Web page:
The Bleu Print

The Stresses of High School

Katherine Eckland, Writer

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Life is stressful. No matter who you are, you’ve felt stress before. Whether it’s from a biology test you forgot to study for, a presentation you have to give for work, paying bills on time, picking up your kids from school, or forgetting your lunch at home, we have all felt stress. It is a common discussion topic among students especially, namely because we are all stressed. The endless piles of homework, tests, quizzes, speeches, essays, go on and on. We try to make everyone around us happy and try to impress our teachers by working hard. All of this makes us stressed.

I get it, everyone is stressed or has felt stress before, but for high schoolers, it is our whole world. Most weeks, I have two quizzes and a test I have to study for. There are five school days a week. That means I have to spend hours studying and reviewing for the tests if I want to try to get an A. Throw sports and extracurricular activities into the mix, and I don’t have that much time to study, let alone for anything else.

Since school takes up so much of my time, there is little time left for me and many other students to have a social life. I can’t even count how many times I’ve denied plans with my friends or family members to stay home and studying instead. I shouldn’t even say “studying”. Most of the time, I just sit in my room and procrastinate studying, stressing about how I’m not going to get a good grade on my test or quiz, how much sleep I am going to get, when I have to leave for school, and so much more.

Procrastination is an awful habit that many students have. Not studying soon enough for tests, starting a five page essay the day before it is due, putting off sleep, not reading fifty pages of a book until the night before the reading quiz are all classic examples of this dangerous practice. Procrastination is a bad habit. I know that I personally procrastinate sleeping, doing homework, and studying.

My parents and many of my teachers have all told me that if I stopped procrastinating, then I wouldn’t be stressed. I wish it was that simple, but it’s not. If I could do my homework every night, study, and not be stressed, that would be a dream come true. But homework is overwhelming. Studying is overwhelming. You start to think, “what if my work isn’t good enough for this assignment and I get a bad grade?” or “what if I don’t study enough for the test and get an F?” As soon as I start to think these things, I shut down. I don’t know what to do with myself. I know that I should be doing homework, but I can’t bring myself to do it.

I sit in my room and go on my phone or read a free reading book, trying to get my mind off of the unfinished pile of homework sitting on my desk. It sits there, teasing me, egging me on. If I close my eyes I can pretend it’s not there but deep down I know that I will have to finish it at some point. But when? Every time I look at the tower of books, paper and binders, I just think of the hours I will have to spend to finish it. It overwhelms me. I turn on my music and shove my headphones into my ears and try to drown out the nagging voice.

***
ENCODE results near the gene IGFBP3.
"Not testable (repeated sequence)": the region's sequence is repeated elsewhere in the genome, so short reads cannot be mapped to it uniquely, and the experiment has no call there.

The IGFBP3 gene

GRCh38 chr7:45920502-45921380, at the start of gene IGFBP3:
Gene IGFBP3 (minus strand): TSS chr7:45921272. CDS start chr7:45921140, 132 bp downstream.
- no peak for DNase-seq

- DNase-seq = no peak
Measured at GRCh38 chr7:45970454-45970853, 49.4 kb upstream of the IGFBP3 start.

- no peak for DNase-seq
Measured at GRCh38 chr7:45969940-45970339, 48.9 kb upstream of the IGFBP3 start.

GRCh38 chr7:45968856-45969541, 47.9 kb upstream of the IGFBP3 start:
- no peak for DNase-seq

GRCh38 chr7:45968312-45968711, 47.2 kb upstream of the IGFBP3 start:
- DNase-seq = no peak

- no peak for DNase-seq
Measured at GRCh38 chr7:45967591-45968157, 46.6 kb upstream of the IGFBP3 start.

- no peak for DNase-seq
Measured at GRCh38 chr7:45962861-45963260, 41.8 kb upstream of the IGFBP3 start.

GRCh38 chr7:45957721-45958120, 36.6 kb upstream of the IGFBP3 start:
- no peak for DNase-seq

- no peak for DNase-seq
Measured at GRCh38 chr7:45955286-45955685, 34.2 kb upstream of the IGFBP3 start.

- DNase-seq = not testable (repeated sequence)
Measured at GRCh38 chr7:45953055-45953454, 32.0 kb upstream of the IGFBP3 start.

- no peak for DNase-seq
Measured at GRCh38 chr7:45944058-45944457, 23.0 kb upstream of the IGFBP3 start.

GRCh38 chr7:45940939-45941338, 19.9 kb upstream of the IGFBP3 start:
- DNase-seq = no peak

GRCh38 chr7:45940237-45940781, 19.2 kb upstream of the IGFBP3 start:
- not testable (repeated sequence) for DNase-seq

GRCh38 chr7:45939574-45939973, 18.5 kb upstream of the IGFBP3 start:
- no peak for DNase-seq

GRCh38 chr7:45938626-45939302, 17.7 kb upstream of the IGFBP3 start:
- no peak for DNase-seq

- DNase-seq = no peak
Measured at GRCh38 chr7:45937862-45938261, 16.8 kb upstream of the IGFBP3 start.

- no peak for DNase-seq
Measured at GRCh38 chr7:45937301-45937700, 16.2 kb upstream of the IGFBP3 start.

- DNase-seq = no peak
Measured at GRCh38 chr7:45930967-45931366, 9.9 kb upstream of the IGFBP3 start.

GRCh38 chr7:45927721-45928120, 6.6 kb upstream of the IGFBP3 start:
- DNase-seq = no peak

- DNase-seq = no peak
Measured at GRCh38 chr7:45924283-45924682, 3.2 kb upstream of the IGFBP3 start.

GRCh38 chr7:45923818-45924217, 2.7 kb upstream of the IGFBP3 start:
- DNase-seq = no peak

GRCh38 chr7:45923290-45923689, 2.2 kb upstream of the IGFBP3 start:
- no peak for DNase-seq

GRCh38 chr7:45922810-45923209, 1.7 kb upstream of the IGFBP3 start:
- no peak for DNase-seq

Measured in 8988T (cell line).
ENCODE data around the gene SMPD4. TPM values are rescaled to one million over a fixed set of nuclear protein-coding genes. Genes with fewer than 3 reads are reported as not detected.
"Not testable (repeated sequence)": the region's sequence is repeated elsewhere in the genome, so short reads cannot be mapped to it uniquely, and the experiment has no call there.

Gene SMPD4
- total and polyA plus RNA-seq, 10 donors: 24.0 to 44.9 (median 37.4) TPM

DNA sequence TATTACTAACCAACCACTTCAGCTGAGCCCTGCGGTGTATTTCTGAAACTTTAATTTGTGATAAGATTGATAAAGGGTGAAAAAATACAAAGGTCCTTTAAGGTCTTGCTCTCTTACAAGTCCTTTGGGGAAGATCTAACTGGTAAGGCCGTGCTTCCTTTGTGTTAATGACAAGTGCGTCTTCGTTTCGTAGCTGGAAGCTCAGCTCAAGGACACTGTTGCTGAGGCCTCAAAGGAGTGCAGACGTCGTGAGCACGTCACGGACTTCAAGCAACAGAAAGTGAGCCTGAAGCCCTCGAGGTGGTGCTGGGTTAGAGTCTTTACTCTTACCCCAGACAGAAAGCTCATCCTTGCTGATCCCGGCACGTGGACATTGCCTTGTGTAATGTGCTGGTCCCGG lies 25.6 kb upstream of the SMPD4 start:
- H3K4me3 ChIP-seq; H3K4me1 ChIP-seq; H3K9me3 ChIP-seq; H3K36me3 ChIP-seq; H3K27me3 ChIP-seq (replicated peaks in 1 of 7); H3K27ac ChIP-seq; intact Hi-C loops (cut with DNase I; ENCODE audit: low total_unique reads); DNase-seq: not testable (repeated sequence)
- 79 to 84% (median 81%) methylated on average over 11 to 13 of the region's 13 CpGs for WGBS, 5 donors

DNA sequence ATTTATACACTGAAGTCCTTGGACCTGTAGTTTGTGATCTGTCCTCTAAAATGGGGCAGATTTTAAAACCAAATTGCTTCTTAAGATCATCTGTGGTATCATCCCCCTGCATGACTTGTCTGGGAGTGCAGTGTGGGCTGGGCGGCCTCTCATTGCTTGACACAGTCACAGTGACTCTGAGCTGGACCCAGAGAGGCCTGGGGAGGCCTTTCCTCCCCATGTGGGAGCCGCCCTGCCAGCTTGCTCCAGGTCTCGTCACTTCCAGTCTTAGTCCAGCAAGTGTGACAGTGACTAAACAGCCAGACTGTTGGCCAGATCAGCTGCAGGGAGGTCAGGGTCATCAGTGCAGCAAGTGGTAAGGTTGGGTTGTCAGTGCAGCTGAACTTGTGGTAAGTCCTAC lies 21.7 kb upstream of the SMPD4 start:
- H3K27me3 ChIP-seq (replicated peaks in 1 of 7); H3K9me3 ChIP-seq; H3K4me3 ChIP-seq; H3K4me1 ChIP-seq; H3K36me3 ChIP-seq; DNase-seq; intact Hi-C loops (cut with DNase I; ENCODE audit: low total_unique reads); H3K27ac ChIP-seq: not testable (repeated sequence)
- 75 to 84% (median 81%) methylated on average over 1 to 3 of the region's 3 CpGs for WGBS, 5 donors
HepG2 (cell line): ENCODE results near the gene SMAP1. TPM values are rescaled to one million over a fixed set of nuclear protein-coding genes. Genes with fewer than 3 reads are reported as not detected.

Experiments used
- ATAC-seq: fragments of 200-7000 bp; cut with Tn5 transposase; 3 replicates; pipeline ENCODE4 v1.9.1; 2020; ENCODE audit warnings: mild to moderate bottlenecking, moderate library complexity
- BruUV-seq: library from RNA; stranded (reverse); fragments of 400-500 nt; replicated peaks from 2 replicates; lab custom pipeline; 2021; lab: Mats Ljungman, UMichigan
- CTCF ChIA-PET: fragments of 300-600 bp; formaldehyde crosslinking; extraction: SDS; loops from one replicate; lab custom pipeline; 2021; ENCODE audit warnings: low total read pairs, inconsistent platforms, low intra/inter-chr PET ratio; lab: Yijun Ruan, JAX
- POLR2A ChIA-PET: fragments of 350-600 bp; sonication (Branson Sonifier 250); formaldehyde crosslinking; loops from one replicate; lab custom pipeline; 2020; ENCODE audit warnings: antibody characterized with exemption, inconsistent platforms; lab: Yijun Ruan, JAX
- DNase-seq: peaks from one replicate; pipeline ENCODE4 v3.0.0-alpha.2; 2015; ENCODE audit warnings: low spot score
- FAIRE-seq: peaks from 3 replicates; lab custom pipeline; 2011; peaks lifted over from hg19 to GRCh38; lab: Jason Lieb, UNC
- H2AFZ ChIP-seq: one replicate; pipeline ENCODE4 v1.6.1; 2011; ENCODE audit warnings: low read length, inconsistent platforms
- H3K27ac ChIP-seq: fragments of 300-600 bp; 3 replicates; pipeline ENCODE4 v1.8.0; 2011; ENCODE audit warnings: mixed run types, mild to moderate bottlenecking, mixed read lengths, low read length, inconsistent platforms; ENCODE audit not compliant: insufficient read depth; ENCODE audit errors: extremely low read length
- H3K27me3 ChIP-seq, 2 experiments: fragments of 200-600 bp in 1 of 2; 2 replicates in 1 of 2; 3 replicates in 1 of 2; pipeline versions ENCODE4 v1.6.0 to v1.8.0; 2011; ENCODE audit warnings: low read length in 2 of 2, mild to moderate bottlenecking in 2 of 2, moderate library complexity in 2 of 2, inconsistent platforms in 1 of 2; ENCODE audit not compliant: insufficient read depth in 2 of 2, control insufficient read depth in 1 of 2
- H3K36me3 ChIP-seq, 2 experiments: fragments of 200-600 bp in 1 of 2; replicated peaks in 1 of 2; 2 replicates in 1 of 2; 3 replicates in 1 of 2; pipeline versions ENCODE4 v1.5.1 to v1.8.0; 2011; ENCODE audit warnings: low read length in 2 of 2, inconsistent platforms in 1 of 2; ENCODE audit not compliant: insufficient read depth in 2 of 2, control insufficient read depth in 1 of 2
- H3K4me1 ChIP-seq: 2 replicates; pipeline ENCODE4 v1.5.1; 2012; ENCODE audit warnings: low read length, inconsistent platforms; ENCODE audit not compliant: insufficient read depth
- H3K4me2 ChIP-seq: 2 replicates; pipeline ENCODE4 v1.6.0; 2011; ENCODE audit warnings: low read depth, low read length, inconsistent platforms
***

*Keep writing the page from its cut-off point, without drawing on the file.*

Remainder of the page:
That voice, I hear it at night. It’s always taunting me. Reminding me that I hadn’t studied enough or finished my homework with the best work. It won’t be quiet. I stay up way into the night, listening to that voice. It keeps me up at night, exhausting me.

On average, I get five and a half to six hours of sleep a night because I’m always stressing about school and extracurricular activities. Many students get the same amount of sleep as me–or even less. According to The National Sleep Foundation, the average teenager should be getting 8-10 hours of sleep a night. In order to get that many hours of sleep, you would likely have to fall asleep from sometime between eight o’clock to ten o’clock at night. If you also include two to three hours of homework, and possibly a two hour practice for an extracurricular activity, it’s already seven to eight o’clock. Plus if you want to eat dinner, shower, and watch a little TV, it just keeps getting later. It is nearly impossible for a student to fall asleep that early.

When you are dealing with that much stress and sleep deprivation, it can lead to many physical and mental problems. Think of your physical and mental health as a cute, potted flower. Every time you have something to do, you add a little water to the flower. Now, some water is good, it keeps your flower healthy. But if you start throwing in other things such as not getting enough sleep, too much homework, late practices, and tests, you start to drown your flower. You drown yourself in work, clouding up your mind. It starts to consume you–the pressure, the stress. It eats away at you slowly.